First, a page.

Take That!

Take That!

The main gallery at the Barnes Foundation’s original home in Merion, Pennsylvania.
Courtesy IFC Films

The Art of the Steal
Directed by Don Argott
Premieres tonight in New York, Philadelphia & on Benjamin Franklin Parkway, now under construction, designed by Tod Williams and Billie Tsien.

The merits of that new building are not addressed in The Art of the Steal—Williams and Tsien are not even mentioned in the film. More significantly, Argott fails to engage or even acknowledge the two central questions the Barnes controversy (and his film) raises. First, why should reasonable people be forced to live with the intransigent intentions of a man who’s been dead for half a century? And second, might the Barnes collection actually be better off in a purpose-built museum in downtown Philadelphia, where it will be far more accessible to the general public, and a boon to that city’s teetering economy?

What happens to artworks when their owners die? There is no subject that is more charged in the art world, as seen in the heated debates over the status of the Elgin Marbles and the restitution of artworks looted by the Nazis. The Barnes is a particularly trying case. There are, of course, good reasons for upholding the original Barnes intent, beyond a sense of legal rectitude. There is historical value to seeing Barnes’ works in their original context, and in a rarefied place off the well-trod tourist path. But there can be no denying the public benefit, both for the city of Philadelphia and the general public, of opening the collection to a wider audience.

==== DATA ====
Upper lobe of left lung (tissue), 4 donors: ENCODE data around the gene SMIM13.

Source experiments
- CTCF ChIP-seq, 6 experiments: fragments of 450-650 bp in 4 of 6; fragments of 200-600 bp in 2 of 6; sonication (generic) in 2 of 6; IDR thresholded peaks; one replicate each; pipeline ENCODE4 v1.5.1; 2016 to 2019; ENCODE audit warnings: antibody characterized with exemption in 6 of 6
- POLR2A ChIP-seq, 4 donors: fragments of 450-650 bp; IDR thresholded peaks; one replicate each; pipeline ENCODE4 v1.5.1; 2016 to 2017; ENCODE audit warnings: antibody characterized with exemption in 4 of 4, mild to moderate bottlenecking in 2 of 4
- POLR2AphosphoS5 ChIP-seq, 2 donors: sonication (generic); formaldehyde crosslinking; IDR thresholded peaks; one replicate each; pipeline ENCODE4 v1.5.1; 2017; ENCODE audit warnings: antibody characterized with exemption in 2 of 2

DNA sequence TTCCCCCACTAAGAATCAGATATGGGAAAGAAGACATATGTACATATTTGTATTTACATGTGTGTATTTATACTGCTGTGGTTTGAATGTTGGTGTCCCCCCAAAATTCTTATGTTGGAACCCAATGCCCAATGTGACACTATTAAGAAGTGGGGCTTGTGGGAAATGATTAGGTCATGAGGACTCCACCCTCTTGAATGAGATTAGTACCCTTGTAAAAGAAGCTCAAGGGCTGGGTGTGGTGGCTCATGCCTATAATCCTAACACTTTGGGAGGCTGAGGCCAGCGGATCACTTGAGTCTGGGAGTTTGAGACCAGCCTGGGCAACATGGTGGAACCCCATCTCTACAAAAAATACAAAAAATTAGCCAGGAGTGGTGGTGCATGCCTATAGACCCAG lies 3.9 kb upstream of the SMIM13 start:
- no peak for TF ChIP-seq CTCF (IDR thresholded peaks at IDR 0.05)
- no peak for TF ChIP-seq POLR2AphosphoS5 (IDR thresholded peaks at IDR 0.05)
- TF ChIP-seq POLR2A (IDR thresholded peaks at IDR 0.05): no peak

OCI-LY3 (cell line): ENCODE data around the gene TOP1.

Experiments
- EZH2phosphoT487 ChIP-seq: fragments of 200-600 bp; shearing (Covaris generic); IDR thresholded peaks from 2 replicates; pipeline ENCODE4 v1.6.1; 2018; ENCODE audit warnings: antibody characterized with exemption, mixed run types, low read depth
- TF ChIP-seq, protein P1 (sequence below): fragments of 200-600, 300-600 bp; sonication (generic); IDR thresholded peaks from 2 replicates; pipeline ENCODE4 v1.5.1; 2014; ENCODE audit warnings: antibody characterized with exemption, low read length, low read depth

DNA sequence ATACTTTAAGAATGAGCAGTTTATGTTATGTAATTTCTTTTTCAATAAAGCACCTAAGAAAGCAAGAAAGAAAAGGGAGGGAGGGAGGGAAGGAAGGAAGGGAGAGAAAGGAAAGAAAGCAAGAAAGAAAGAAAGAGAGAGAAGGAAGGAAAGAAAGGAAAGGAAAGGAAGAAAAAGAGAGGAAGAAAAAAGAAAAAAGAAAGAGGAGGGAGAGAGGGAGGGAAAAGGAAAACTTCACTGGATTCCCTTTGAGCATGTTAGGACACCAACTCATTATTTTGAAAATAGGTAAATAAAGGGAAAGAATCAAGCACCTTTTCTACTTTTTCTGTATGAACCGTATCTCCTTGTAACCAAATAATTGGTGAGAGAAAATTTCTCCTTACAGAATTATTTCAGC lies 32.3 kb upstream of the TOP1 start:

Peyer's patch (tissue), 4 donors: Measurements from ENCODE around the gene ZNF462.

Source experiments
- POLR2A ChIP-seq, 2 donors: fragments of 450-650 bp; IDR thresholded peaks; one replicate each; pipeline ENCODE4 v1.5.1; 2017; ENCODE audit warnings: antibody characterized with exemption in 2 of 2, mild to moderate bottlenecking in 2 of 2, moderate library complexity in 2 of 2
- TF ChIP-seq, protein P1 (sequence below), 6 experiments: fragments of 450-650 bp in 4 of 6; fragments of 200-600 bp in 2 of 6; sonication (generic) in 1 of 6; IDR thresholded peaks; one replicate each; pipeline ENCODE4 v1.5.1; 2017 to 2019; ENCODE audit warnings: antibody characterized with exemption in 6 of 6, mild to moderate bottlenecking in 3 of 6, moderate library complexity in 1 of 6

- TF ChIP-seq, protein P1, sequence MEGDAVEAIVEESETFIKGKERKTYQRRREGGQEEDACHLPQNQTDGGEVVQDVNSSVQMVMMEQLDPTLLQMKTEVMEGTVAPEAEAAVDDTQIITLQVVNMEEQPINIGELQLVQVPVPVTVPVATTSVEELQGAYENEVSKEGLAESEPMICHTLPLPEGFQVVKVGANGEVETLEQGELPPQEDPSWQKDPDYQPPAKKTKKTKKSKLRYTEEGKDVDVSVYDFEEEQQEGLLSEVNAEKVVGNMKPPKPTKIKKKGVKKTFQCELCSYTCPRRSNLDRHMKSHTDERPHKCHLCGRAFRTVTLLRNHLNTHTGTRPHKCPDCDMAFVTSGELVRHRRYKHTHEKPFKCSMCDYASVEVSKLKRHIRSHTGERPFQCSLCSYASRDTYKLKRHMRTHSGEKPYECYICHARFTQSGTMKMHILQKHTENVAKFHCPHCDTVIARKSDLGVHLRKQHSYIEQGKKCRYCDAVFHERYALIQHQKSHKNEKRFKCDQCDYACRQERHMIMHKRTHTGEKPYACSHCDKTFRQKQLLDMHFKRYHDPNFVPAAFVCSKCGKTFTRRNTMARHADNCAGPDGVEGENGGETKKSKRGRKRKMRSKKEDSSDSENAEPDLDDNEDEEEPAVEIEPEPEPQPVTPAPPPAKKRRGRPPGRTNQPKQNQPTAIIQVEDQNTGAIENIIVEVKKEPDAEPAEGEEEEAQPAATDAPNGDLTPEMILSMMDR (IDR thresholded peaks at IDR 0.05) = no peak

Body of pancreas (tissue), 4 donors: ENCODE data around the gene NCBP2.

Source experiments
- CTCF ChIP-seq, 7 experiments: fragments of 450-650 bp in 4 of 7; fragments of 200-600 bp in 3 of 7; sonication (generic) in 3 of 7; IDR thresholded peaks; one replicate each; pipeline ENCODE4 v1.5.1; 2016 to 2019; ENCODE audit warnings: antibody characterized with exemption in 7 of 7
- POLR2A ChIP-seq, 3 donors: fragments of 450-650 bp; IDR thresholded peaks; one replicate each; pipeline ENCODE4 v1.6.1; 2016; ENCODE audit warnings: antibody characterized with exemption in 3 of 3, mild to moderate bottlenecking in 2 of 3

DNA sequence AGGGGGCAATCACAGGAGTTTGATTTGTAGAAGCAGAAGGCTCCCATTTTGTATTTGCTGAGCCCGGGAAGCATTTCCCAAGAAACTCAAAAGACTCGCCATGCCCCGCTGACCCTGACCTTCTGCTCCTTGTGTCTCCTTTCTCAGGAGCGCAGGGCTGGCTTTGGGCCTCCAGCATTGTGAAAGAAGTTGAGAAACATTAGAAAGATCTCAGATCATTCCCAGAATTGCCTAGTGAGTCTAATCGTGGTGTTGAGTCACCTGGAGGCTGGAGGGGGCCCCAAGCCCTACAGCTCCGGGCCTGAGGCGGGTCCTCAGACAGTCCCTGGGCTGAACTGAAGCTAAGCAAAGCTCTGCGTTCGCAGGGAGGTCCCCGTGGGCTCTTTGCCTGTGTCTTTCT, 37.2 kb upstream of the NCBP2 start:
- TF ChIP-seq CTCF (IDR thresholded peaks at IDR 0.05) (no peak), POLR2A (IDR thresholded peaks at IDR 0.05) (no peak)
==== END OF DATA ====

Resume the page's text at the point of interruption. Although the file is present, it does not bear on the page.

Argott’s film, while skirting these issues, frequently undermines its own argument. In attacking the Philadelphia Museum of Art for its acquisition of the Johnson collection, for instance, Argott gives us a view of Rogier van der Weyden’s glorious Crucifixion with the Virgin and Saint John, as it was once exhibited in Johnson’s somewhat claustrophobic mansion. What we don’t see is its present display at the museum, surely one of the most dramatic Old Master installations in the United States.

In the end, The Art of the Steal manages to elicit sympathy not so much for Argott’s argument, as for some of the dedicated Barnesians—teachers, critics, and friends of the institution as it was—who see themselves, with some justification, fighting the good fight against forces whose power far eclipsed their own. Perhaps this is not the legacy they wanted, but they could do worse. Soon enough, they’ll have a new museum. They might even like it.

Read all of AN‘s Friday Reviews here.

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